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Answer 3 Tough Questions from Seniors with Alzheimer’s

seniors with alzheimer's

Seniors with Alzheimer’s may ask tough questions

Alzheimer’s disease or dementia can cause seniors to get confused and forget key details about their lives.

This might mean that your older adult asks sensitive questions that are difficult to answer.

The Center for Dementia Care at Seniors At Home, the in-home care division of Jewish Family and Children’s Services, shares tips for what to say if you find yourself having one of these 3 tough conversations.


3 difficult conversations with seniors with Alzheimer’s

1. How do I tell my mother who has dementia that a relative is dying or has passed away? You should first consider if knowing that will actually benefit your mom.

What would she do with that information? Would she remember if you told her the truth? Or would she get upset, forget about it, and later, ask and get upset all over again?

Depending on where someone is in the disease, giving them upsetting news may not be good for them or you. If they’re still able to process and retain that information, you might want to tell them.

But if their short-term memory is poor and they get easily upset or scared, it will probably be better to avoid the subject or even tell a fib. That helps you avoid hurting them with information they won’t be able fully understand.

Another thing to think about is if sharing this news is really for them or if it’s more for yourself. For many, it can be about easing the guilt of “withholding” information.

But when someone has dementia, you shouldn’t feel guilty about not giving them news that will only upset or scare them.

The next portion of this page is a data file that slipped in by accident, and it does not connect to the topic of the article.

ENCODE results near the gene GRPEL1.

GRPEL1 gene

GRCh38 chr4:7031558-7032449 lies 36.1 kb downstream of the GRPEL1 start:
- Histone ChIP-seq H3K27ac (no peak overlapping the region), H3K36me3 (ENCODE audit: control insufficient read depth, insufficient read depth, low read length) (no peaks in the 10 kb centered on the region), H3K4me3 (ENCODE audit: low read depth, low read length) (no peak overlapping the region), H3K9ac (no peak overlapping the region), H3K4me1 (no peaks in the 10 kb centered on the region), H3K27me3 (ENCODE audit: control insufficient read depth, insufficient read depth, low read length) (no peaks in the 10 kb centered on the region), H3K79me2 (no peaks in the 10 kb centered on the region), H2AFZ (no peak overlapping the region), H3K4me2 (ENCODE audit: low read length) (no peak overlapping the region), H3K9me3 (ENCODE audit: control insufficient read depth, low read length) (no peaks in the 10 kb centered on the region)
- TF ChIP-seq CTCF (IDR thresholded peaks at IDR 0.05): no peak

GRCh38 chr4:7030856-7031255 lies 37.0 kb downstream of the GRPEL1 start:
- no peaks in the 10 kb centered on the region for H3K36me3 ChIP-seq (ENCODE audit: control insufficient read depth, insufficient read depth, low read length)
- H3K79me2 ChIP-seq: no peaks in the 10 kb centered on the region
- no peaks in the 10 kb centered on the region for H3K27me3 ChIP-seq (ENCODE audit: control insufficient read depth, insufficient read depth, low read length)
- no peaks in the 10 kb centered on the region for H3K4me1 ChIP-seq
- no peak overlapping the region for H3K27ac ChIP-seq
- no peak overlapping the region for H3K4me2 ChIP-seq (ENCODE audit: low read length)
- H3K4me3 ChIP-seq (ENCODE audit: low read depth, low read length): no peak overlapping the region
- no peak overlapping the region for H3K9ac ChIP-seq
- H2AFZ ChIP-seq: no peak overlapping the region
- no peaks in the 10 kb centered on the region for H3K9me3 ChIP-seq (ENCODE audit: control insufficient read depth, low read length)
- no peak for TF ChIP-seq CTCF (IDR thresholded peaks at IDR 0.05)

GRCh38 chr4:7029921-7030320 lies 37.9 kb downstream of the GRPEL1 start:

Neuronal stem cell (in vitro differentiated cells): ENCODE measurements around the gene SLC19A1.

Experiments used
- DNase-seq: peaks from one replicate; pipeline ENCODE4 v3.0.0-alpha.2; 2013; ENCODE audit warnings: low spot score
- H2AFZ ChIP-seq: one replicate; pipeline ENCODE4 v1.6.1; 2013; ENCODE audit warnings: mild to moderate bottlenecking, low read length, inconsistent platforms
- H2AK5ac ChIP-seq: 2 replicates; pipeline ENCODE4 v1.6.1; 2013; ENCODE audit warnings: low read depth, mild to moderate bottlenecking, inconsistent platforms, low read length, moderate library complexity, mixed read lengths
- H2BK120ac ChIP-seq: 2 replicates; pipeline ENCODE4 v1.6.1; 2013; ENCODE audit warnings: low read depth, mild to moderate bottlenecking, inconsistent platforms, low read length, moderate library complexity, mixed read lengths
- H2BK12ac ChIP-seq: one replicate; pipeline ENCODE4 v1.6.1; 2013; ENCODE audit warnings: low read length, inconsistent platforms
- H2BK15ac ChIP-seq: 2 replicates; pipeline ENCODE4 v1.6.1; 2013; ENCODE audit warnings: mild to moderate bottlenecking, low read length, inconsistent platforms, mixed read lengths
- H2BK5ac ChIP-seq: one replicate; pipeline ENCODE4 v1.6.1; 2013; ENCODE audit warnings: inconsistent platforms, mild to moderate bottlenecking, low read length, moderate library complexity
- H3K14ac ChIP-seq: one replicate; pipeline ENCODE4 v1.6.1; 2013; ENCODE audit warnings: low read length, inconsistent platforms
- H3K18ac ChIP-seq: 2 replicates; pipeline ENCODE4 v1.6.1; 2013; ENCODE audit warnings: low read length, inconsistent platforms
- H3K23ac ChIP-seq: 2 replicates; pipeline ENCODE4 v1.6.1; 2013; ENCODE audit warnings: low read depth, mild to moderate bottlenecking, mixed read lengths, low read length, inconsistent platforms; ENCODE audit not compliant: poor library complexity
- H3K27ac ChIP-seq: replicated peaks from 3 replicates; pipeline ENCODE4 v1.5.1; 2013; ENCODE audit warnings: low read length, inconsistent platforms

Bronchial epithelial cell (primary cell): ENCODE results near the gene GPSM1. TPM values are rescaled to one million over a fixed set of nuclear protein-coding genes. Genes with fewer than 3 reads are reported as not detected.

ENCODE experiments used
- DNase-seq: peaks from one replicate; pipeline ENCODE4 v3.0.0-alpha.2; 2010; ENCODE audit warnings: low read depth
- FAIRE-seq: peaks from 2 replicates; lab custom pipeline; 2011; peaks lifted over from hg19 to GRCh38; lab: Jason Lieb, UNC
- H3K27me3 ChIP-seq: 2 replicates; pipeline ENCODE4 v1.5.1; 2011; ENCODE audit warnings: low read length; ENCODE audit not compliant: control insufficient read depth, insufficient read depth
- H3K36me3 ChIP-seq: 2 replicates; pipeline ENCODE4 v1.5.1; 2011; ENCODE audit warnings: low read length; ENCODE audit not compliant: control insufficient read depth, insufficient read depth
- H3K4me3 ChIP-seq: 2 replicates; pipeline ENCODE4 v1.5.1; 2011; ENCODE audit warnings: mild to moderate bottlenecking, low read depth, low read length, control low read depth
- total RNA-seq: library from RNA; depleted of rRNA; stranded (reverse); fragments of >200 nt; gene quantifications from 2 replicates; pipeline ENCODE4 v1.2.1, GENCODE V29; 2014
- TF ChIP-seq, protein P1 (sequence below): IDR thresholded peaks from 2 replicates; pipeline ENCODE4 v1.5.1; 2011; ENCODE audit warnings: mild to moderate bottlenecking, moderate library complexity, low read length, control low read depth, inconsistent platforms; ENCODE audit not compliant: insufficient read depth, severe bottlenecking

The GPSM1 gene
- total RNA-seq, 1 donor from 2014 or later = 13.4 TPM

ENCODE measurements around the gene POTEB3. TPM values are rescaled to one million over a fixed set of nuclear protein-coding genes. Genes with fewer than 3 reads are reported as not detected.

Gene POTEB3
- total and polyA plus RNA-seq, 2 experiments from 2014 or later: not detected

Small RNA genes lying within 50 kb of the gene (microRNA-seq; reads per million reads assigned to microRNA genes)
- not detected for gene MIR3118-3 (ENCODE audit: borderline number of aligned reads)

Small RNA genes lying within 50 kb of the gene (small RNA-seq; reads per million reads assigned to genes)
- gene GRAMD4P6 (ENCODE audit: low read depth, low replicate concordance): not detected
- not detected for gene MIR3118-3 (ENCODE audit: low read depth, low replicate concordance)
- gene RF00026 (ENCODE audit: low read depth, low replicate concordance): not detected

They won’t have the ability to work through their feelings like you would, so not telling them is actually kinder and more appropriate for the situation.

2. How should I respond to the painful emotional questions my mother repeatedly asks? The best approach is to focus on the emotion behind the question, instead of on the actual words she’s using.

Avoid correcting, contradicting, or confronting her. Instead, think about joining her reality and meeting the needs she isn’t able to communicate.

For example, a person who asks about their mother (who is deceased) might be searching for someone or something to comfort her.

In this situation, offer a hug, a blanket, or a favorite snack. Gently encourage her to talk about what her mother looked like, felt like, and about conversations they had.

Another example is if someone with dementia constantly asks about your husband (who you divorced years ago).

You could give generic answer like, “Fred? He’s doing great.” Then, calmly change the subject by saying, “There are so many great memories, let’s look at some family photos.” Get some family photos and look at their favorites – avoiding any with your ex-husband in them.

3. I don’t understand what they’re saying because it doesn’t make any sense. The most important thing is to respond calmly, pleasantly, and positively to whatever he’s saying.

Avoid quizzes or asking questions that require them to remember things – in fact, it’s best to eliminate the word “remember” from your vocabulary entirely.

Instead, engage their other senses in the present moment.

Look through photos so they can reminisce with no pressure, get engaged in a fun or soothing activity, try some aromatherapy, give them a gentle massage, or listen to some favorite music.

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Guest expert: Seniors At Home helps older adults live independently and provides peace of mind to their families. We partner with you to solve problems, enhance quality of life, and provide a safe and supportive living environment. Our comprehensive services include non-medical home care, geriatric care management, palliative care, dementia care, fiduciary services, and more. For more information, please call us at 415-449-3777 or email

By DailyCaring Editorial Team, in collaboration with Seniors At Home

This article wasn’t sponsored and doesn’t contain affiliate links. For more information, see How We Make Money.


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